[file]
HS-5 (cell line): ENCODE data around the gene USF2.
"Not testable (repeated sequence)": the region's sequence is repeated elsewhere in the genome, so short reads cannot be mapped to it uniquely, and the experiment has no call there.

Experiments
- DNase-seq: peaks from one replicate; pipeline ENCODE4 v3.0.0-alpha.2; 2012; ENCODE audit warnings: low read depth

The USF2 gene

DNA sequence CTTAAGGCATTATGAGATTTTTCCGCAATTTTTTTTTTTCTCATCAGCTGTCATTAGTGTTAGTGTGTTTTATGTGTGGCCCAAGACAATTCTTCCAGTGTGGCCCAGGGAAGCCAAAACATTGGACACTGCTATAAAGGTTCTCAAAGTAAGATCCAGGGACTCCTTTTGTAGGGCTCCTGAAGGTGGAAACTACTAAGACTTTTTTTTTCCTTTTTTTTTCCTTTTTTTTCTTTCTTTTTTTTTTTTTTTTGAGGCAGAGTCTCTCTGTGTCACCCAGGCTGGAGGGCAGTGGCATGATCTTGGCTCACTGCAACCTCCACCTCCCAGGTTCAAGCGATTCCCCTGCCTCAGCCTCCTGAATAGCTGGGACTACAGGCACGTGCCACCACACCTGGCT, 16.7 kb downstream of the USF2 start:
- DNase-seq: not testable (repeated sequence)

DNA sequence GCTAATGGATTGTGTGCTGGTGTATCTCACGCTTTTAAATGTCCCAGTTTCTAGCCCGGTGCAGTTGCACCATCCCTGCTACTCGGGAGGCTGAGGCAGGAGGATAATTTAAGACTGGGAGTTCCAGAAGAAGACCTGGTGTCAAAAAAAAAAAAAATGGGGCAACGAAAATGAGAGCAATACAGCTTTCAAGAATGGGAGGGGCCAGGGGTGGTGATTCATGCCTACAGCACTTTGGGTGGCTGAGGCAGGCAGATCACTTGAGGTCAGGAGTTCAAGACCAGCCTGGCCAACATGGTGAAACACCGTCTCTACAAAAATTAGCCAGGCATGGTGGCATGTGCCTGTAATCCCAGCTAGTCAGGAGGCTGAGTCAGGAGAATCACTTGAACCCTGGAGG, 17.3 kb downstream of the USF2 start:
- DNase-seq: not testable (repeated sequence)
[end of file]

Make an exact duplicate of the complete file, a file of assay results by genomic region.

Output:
HS-5 (cell line): ENCODE data around the gene USF2.
"Not testable (repeated sequence)": the region's sequence is repeated elsewhere in the genome, so short reads cannot be mapped to it uniquely, and the experiment has no call there.

Experiments
- DNase-seq: peaks from one replicate; pipeline ENCODE4 v3.0.0-alpha.2; 2012; ENCODE audit warnings: low read depth

The USF2 gene

DNA sequence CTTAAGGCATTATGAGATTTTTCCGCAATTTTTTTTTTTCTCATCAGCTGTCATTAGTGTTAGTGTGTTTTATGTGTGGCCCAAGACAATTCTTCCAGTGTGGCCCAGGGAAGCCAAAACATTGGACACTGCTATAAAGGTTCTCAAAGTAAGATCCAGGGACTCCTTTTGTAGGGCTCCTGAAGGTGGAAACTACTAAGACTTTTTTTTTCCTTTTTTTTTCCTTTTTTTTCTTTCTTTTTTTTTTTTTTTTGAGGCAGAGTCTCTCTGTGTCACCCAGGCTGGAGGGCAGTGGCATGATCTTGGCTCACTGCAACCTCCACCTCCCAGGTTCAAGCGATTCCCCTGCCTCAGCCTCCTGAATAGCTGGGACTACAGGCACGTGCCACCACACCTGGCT, 16.7 kb downstream of the USF2 start:
- DNase-seq: not testable (repeated sequence)

DNA sequence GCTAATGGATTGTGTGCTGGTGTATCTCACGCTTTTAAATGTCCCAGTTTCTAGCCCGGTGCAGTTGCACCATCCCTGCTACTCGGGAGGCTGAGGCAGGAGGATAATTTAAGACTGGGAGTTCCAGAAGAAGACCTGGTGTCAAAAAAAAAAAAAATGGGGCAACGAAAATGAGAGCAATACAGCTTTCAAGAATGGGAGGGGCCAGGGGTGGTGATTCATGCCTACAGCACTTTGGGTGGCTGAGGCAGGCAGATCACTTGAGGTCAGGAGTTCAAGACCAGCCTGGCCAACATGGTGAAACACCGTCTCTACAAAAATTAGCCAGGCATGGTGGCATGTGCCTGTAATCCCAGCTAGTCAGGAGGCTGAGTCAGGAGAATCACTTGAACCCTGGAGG, 17.3 kb downstream of the USF2 start:
- DNase-seq: not testable (repeated sequence)